It's amazing where ideas come from when it comes to be creative as a teacher. As I'm watching this program and writing this post, I've had a million other ideas of how I could differentiate this one idea for the particular students in my class. If my goal is to get students engaged with story telling and doing research about their personal history and tying that personal history to larger history, then by providing choice and voice, I'd hope the students would strengthen valuable skills while learning new content.


In many cases, when we are afforded opportunities to make our own decisions about where and how we learn or how we teach, that level of ownership naturally connects with curiosity. However, when someone else dictates how and why we MUST learn or do something, regardless of how interesting it may be, there is a level of control that kills whatever possible curiosity that could naturally occur.


Ultimately, it comes down to the fact that there is no other profession that I can really see myself in. I've tried a few others out, so it's not a default and I'm certainly not doing it to have the summers off (as I'm not usually off during that time.) Teaching is both noble and challenging. It takes a long time to truly nurture and grow.


The world is changing and as educators we have a moral imperative to adjust and change with it. We owe it to our colleagues and students to understand and implement new ideas all of the time that keeps our teaching and learning fresh. This kind of transparency goes a long way. Plus, students can teach us so much when we open ourselves up to let them. Why not let a student teach the class about an application we don't feel comfortable using (I've done this with iMovie in the past and even Prezi before I could use it).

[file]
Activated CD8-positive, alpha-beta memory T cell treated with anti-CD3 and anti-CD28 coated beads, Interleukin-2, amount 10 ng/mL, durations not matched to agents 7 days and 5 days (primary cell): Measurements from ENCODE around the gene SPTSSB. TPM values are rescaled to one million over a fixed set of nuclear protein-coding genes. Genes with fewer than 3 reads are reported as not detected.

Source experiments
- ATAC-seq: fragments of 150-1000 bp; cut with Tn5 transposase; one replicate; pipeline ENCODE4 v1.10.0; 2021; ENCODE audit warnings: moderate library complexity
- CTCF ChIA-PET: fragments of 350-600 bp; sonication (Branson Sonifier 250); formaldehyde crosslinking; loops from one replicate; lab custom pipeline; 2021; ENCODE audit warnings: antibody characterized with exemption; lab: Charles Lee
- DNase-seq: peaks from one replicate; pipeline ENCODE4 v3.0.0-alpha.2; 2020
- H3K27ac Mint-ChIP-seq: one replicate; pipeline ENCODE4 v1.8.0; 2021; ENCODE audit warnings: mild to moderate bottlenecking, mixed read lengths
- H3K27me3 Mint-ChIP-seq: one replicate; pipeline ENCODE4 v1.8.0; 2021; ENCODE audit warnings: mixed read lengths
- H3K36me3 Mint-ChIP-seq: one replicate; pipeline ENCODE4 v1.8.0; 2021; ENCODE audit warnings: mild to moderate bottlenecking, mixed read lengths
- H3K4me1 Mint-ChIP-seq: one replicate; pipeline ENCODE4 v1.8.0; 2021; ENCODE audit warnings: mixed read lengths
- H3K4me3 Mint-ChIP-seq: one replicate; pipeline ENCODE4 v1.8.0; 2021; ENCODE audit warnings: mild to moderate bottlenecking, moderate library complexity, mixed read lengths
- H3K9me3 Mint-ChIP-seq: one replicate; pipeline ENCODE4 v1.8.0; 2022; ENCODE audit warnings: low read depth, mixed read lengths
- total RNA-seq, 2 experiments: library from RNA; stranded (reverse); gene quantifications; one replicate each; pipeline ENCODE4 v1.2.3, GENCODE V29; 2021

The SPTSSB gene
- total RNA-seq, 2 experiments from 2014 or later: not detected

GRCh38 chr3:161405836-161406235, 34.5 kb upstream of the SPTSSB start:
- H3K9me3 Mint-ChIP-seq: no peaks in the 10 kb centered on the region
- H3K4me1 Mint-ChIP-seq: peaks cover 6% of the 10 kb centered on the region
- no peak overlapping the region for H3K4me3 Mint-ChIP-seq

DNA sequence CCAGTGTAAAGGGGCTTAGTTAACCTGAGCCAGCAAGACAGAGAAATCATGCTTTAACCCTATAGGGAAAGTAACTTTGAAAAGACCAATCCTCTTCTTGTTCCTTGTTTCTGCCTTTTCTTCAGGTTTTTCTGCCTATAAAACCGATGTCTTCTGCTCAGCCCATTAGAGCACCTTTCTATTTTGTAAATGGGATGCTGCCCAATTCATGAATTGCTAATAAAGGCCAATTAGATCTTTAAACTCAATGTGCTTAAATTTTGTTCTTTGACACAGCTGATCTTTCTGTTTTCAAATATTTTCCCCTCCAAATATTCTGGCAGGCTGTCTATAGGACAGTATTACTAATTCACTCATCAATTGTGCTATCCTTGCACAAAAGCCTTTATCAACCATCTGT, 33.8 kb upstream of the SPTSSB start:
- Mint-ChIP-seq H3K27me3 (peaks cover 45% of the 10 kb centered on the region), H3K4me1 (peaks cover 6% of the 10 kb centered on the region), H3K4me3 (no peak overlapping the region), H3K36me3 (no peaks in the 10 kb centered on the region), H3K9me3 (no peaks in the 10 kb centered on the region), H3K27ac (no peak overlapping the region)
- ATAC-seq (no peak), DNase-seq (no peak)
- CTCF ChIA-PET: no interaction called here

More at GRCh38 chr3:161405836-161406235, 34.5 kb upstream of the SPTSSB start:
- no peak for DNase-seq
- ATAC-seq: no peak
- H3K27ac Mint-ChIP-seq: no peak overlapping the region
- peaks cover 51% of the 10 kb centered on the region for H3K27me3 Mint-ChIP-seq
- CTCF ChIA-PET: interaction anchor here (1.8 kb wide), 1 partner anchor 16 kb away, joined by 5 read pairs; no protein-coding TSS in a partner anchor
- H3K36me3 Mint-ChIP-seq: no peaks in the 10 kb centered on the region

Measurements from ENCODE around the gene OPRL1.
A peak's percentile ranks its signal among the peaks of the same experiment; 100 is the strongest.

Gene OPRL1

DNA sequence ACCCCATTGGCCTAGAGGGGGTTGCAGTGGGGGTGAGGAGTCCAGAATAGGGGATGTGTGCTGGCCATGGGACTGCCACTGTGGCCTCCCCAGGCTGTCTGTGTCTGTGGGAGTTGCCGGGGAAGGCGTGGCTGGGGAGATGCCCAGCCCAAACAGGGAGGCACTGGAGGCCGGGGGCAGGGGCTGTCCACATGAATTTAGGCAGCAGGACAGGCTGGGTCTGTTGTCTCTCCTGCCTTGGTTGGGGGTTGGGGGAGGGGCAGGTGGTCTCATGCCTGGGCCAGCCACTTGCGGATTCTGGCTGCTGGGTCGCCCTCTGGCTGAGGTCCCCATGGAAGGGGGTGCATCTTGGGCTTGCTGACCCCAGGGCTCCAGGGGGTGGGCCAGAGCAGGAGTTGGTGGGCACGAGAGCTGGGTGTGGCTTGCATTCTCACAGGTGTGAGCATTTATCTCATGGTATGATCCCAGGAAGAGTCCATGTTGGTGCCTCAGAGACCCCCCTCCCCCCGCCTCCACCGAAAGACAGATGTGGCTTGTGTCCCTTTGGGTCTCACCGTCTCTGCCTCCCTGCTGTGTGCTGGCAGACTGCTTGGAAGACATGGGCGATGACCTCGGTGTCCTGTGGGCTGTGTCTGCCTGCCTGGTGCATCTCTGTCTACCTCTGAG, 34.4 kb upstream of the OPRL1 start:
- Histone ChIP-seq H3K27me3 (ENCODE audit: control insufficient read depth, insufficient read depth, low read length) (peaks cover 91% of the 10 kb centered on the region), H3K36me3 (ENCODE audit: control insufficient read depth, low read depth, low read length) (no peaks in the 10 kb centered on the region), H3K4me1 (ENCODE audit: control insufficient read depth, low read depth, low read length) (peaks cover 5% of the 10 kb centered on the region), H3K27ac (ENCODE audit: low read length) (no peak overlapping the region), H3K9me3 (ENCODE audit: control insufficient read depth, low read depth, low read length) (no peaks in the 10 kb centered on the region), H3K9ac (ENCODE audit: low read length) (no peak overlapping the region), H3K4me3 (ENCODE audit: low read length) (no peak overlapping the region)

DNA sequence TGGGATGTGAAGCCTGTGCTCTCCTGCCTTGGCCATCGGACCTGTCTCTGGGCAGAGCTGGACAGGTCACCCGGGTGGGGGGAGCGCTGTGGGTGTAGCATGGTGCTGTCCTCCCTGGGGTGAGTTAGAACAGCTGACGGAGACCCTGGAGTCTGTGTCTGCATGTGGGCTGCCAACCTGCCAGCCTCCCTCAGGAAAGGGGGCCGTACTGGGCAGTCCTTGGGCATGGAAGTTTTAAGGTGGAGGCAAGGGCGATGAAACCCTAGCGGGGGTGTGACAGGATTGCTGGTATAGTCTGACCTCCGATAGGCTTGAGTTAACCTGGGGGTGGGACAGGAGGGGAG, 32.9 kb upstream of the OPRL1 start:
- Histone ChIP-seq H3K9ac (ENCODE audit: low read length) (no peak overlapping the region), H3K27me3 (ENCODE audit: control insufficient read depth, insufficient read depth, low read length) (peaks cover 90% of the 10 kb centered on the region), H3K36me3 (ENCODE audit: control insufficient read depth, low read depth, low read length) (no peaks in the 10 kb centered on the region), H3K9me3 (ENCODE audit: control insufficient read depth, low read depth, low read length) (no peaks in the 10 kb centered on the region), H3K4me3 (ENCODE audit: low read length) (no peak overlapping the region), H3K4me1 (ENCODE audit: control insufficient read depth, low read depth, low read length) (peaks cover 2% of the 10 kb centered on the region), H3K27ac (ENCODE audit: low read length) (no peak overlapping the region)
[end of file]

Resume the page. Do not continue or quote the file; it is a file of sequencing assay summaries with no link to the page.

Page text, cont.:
And I'm certain that as more time goes on, my skill set will be used more efficiently and I will be able to help more kids through more teachers. How has listening helped you become a better member of your school community? Please share


In the past I've been fortunate enough to collaborate with some higher ed professors of writing and try to streamline expectations between their composition classes and what I was teaching in 12th grade English. What we learned was that not just the content but method of delivery were wildly desparate. How can we expect students to be successful in college if we aren't having these important conversations and then adjusting our pedagogy and expectations accordingly to suit the students? It is their needs that should be driving instruction and not just our thoughts about expectations.


Seniors only get to live their last year of high school once... how awesome would it be to have a public record of their own thoughts and feelings of it for the future? And it doesn't have to only be seniors, think of a time in your life when you found work in a box from when you were a kid, wasn't it fun to see your thoughts and be reminded of your younger self? Why not help students develop their digital footprint in an authentic way while helping learn to be good digital citizens?


My son is my absolute favorite person in the world and he deserves my love and attention more than anyone else, but I also love my career. How can I possibly be a great and present mom when my son needs me AND also be available to my school and the larger educational community when they need me? What I struggle most with is knowing when to switch hats. When is it okay to put me first? When is it necessary to put my son first and how can I provide for both teachers and students when they need help ...


National Board is an excellent way to take a deep look at your practice and make some necessary adjustments based on the findings. It truly changed who I am as a teacher.


After wading through many of the adventures taken, my eyes are more clearly able to see and now refining questions can be asked and secondary decisions made to continue to chart the course moving forward. It's the time for pause which is not something I'm really good at.


The opinions expressed in Work in Progress are strictly those of the author(s) and do not reflect the opinions or endorsement of Editorial Projects in Education, or any of its publications.

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